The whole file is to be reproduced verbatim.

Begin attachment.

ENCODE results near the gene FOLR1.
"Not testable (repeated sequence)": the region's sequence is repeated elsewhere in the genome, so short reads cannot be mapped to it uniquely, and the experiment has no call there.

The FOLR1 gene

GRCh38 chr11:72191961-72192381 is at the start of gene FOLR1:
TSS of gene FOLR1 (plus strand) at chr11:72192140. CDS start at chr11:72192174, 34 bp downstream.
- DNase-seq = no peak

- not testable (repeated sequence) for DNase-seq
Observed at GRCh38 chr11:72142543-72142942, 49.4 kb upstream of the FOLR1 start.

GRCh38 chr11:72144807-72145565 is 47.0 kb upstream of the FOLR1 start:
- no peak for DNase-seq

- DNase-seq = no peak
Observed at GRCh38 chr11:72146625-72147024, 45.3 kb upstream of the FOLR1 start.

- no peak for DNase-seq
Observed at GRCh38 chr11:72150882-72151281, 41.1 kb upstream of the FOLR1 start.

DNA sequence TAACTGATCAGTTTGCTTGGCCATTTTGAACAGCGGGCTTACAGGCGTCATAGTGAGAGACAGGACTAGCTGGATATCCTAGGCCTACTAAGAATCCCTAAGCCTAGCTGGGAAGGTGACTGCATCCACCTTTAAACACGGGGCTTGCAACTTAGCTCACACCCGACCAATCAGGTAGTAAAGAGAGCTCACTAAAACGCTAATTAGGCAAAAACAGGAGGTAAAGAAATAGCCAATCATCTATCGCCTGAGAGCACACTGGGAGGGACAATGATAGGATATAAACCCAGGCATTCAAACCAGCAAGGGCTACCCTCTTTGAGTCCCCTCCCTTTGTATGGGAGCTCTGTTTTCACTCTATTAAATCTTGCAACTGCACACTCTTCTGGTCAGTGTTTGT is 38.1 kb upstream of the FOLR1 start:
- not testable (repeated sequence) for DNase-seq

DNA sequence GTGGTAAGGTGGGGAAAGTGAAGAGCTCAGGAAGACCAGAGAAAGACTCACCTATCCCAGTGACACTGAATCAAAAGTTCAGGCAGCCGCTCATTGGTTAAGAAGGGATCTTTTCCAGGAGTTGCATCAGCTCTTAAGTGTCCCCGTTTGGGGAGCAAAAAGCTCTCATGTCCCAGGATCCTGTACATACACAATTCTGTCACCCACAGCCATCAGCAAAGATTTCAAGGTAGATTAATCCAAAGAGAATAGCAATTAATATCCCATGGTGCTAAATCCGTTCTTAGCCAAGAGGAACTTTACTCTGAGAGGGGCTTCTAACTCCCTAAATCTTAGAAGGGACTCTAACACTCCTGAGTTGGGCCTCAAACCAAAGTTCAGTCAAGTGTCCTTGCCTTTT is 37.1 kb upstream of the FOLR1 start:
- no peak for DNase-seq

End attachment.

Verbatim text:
ENCODE results near the gene FOLR1.
"Not testable (repeated sequence)": the region's sequence is repeated elsewhere in the genome, so short reads cannot be mapped to it uniquely, and the experiment has no call there.

The FOLR1 gene

GRCh38 chr11:72191961-72192381 is at the start of gene FOLR1:
TSS of gene FOLR1 (plus strand) at chr11:72192140. CDS start at chr11:72192174, 34 bp downstream.
- DNase-seq = no peak

- not testable (repeated sequence) for DNase-seq
Observed at GRCh38 chr11:72142543-72142942, 49.4 kb upstream of the FOLR1 start.

GRCh38 chr11:72144807-72145565 is 47.0 kb upstream of the FOLR1 start:
- no peak for DNase-seq

- DNase-seq = no peak
Observed at GRCh38 chr11:72146625-72147024, 45.3 kb upstream of the FOLR1 start.

- no peak for DNase-seq
Observed at GRCh38 chr11:72150882-72151281, 41.1 kb upstream of the FOLR1 start.

DNA sequence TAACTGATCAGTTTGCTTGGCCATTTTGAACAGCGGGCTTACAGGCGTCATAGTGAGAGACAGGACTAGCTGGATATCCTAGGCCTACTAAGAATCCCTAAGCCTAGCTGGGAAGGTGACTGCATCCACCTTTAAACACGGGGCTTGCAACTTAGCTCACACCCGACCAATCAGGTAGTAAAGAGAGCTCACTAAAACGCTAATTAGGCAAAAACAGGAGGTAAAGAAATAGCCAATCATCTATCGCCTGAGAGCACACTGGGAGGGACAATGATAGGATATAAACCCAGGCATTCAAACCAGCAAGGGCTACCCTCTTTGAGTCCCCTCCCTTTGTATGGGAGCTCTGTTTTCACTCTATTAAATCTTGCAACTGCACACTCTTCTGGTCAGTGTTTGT is 38.1 kb upstream of the FOLR1 start:
- not testable (repeated sequence) for DNase-seq

DNA sequence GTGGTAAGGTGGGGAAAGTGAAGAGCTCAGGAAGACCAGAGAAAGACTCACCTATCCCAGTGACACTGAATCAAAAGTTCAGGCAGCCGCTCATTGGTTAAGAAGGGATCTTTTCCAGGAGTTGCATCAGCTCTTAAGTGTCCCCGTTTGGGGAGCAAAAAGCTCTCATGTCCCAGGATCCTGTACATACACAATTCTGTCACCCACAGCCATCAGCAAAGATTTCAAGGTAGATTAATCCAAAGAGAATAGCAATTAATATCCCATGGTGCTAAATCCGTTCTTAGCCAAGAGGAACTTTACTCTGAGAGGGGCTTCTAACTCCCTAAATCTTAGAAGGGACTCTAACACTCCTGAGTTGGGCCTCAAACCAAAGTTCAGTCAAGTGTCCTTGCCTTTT is 37.1 kb upstream of the FOLR1 start:
- no peak for DNase-seq